Sunday 1 February 2015

Identical forms of satire: Newsweek's anti-sexism Charlie Hebdo's anti-racism

Content warning: explicit discussion of racist and sexist imagery in art.

I haven't reviewed anti-sexist art much but I was drawn to this one because it's identical in structure to the Charlie Hebdo cover featuring French finance minister Christine Taubira as a monkey which I reviewed a week or so ago.

Newsweek's discussion of sexism in Silicon Valley features the same large, central image which, left to its own devices, would be quite offensive. Then there's the text off to one side, attributing the noxious idea represented to Silicon Valley and suggesting that Newsweek might disapprove. And there's a relatively discreet symbol which viewers might or might not get, in the form of the black arrow/cursor indicating the agent of sexism, namely the IT establishment. And of course, the image is controversial for about the same reasons.

When I first discussed the Taubira cover, I provided a translation of the picture into words which was actually quite acceptable. I have to say that after spending more time thinking about the interpretation of images like this, I've changed the way I would translate them and I now feel obliged to apologize for posting this type of speech even in the context of a meta-discussion.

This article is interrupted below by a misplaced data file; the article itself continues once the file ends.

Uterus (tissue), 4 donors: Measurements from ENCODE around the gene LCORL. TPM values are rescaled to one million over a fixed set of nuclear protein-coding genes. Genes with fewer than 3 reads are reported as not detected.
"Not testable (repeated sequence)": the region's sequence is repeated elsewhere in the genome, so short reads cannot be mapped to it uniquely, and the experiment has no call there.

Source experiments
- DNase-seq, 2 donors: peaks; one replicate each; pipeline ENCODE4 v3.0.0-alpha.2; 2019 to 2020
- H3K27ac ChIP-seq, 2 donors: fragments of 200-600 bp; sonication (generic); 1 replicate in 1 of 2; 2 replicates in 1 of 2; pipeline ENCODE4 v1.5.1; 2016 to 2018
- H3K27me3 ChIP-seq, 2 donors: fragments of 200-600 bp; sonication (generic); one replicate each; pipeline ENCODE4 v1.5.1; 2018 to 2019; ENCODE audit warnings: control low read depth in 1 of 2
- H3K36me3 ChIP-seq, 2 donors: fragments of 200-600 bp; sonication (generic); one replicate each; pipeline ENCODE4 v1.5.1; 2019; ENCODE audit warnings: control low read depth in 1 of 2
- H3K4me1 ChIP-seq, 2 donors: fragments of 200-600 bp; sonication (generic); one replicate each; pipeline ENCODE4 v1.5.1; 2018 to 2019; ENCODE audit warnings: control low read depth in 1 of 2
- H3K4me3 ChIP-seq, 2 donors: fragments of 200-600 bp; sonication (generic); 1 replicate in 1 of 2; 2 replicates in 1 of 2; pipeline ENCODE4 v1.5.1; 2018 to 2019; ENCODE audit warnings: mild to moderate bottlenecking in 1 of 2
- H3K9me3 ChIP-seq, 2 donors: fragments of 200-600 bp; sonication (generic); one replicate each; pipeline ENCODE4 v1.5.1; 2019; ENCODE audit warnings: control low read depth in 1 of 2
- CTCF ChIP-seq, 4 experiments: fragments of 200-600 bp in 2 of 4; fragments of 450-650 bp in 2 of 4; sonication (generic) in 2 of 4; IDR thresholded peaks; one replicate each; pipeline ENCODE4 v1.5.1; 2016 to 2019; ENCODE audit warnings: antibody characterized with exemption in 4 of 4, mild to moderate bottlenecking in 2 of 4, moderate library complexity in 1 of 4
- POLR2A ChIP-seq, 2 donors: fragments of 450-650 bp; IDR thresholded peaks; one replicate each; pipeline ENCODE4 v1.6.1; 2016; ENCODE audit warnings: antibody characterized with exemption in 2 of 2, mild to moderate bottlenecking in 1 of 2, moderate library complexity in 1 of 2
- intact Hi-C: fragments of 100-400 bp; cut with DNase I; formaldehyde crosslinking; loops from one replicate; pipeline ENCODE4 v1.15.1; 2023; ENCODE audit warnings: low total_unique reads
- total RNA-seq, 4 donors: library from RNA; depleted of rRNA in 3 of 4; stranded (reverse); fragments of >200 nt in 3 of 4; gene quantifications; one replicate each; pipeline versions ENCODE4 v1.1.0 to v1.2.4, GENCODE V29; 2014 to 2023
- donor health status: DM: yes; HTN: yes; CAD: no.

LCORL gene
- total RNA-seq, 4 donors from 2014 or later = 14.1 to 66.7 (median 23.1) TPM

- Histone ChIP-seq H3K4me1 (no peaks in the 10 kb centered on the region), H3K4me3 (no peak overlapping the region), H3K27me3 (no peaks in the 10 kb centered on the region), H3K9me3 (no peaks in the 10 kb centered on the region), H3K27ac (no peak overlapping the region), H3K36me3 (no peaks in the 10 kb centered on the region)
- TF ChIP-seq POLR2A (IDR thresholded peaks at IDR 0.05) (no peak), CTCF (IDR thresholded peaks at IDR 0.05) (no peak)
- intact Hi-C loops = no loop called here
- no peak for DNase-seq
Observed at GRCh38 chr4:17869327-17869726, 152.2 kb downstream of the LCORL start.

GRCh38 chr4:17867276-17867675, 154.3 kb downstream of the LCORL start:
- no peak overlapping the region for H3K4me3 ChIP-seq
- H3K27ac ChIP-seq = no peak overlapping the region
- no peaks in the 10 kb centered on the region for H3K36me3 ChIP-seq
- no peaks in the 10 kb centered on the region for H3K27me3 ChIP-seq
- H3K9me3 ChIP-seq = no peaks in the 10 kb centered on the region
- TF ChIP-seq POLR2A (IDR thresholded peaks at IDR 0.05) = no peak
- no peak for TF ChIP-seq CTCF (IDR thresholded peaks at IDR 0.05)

My translation of Newsweek's cover goes:

Or rather, look at Silicon Valley's approach to female staff..
Newsweek investigates!

My new translation of the Charlie Hebdo Taubira cover goes:

Can't you just see Taubira as a MONKEY?!!
The Front National sure can!
So much for their claims not to be racist, eh?

You can see what that cover looks like over here. Needless, to say, I think satire could do better than messages such as these.

BTW, I'm not a Charlie or a Newsweek reader particularly, I was alerted to the existence of the Newsweek cover by Butterflies and Wheels (here and here).

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